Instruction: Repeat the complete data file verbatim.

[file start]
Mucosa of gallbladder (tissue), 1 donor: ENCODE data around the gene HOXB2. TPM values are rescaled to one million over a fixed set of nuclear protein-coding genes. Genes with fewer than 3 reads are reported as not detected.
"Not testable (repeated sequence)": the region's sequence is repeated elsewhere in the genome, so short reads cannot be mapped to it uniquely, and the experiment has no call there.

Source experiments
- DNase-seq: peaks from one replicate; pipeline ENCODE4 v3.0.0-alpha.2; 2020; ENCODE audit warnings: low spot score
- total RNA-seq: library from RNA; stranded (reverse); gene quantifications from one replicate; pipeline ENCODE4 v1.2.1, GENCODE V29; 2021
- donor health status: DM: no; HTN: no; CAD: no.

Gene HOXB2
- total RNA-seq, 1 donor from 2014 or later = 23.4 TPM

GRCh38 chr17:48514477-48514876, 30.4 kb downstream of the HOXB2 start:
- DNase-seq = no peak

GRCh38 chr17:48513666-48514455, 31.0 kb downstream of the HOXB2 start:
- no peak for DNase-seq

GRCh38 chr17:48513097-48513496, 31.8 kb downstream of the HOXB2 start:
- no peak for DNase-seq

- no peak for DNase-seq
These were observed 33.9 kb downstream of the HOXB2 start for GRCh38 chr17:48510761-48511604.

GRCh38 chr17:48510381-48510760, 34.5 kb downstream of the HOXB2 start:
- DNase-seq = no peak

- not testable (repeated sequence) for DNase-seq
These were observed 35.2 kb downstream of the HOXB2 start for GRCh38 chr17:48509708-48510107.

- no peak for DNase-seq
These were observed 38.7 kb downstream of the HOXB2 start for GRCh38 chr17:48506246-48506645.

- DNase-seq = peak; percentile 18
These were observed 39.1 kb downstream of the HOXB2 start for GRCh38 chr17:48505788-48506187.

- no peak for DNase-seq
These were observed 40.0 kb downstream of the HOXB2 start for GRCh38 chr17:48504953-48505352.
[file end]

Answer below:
Mucosa of gallbladder (tissue), 1 donor: ENCODE data around the gene HOXB2. TPM values are rescaled to one million over a fixed set of nuclear protein-coding genes. Genes with fewer than 3 reads are reported as not detected.
"Not testable (repeated sequence)": the region's sequence is repeated elsewhere in the genome, so short reads cannot be mapped to it uniquely, and the experiment has no call there.

Source experiments
- DNase-seq: peaks from one replicate; pipeline ENCODE4 v3.0.0-alpha.2; 2020; ENCODE audit warnings: low spot score
- total RNA-seq: library from RNA; stranded (reverse); gene quantifications from one replicate; pipeline ENCODE4 v1.2.1, GENCODE V29; 2021
- donor health status: DM: no; HTN: no; CAD: no.

Gene HOXB2
- total RNA-seq, 1 donor from 2014 or later = 23.4 TPM

GRCh38 chr17:48514477-48514876, 30.4 kb downstream of the HOXB2 start:
- DNase-seq = no peak

GRCh38 chr17:48513666-48514455, 31.0 kb downstream of the HOXB2 start:
- no peak for DNase-seq

GRCh38 chr17:48513097-48513496, 31.8 kb downstream of the HOXB2 start:
- no peak for DNase-seq

- no peak for DNase-seq
These were observed 33.9 kb downstream of the HOXB2 start for GRCh38 chr17:48510761-48511604.

GRCh38 chr17:48510381-48510760, 34.5 kb downstream of the HOXB2 start:
- DNase-seq = no peak

- not testable (repeated sequence) for DNase-seq
These were observed 35.2 kb downstream of the HOXB2 start for GRCh38 chr17:48509708-48510107.

- no peak for DNase-seq
These were observed 38.7 kb downstream of the HOXB2 start for GRCh38 chr17:48506246-48506645.

- DNase-seq = peak; percentile 18
These were observed 39.1 kb downstream of the HOXB2 start for GRCh38 chr17:48505788-48506187.

- no peak for DNase-seq
These were observed 40.0 kb downstream of the HOXB2 start for GRCh38 chr17:48504953-48505352.